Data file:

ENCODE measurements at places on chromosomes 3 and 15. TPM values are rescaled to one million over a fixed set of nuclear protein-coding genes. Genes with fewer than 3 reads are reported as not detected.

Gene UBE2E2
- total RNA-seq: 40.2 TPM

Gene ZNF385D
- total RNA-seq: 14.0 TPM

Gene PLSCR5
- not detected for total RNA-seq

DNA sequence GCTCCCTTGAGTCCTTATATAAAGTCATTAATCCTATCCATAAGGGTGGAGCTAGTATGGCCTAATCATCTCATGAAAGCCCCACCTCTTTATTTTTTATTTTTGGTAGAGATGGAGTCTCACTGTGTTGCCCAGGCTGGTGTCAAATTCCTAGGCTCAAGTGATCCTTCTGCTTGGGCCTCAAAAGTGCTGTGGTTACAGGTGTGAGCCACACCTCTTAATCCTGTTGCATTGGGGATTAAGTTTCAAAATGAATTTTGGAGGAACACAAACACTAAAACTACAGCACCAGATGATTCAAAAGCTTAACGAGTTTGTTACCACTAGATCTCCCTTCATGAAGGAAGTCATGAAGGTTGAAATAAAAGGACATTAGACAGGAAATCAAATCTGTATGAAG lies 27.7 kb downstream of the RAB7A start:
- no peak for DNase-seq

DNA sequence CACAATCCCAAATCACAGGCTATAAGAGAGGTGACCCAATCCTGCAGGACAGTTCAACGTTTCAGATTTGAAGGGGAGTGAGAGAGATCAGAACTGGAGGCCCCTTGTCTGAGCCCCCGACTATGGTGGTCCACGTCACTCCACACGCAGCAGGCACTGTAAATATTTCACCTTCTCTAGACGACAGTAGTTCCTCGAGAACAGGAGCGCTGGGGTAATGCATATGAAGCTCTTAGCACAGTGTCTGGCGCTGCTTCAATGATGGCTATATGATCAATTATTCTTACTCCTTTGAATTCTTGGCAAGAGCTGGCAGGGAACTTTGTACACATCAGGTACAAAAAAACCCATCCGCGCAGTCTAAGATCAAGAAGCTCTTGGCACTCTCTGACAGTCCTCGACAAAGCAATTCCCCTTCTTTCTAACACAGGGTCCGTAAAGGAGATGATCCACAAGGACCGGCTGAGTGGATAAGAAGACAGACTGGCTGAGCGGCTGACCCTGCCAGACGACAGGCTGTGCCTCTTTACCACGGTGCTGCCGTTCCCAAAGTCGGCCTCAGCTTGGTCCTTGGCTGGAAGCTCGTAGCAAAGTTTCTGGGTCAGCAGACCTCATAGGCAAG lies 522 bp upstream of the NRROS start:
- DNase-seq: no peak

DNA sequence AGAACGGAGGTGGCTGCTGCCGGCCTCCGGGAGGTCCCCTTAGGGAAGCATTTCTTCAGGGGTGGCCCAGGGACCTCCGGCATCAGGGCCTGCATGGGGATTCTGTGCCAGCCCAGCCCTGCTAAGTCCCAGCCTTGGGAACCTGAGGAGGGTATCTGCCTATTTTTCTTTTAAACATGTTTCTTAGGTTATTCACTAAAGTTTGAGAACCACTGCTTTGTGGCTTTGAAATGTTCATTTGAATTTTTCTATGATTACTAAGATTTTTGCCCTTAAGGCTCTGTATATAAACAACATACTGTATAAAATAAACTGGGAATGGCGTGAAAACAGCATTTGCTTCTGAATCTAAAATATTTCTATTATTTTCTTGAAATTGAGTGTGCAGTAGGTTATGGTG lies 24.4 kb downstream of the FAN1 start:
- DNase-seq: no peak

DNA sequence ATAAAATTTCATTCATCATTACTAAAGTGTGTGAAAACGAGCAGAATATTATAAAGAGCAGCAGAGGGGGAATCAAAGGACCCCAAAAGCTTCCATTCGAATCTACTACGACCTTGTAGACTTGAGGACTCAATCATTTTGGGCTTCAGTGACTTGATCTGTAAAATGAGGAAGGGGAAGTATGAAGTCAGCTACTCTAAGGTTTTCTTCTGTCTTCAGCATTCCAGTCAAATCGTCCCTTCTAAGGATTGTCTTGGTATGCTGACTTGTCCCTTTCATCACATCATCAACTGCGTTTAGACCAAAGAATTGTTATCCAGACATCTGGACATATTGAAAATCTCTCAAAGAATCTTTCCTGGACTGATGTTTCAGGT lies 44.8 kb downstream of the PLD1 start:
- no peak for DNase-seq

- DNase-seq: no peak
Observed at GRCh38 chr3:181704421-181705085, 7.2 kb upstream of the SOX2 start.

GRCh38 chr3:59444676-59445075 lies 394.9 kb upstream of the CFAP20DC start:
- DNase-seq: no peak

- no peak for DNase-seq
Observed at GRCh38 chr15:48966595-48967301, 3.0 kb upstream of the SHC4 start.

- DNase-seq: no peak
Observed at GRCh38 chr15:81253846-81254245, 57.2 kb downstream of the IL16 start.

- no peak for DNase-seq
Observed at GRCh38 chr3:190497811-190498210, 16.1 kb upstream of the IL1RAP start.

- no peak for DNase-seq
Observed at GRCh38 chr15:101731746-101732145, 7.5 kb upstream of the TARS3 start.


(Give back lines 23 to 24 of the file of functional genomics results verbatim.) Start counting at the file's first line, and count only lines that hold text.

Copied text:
Observed at GRCh38 chr15:81253846-81254245, 57.2 kb downstream of the IL16 start.

- no peak for DNase-seq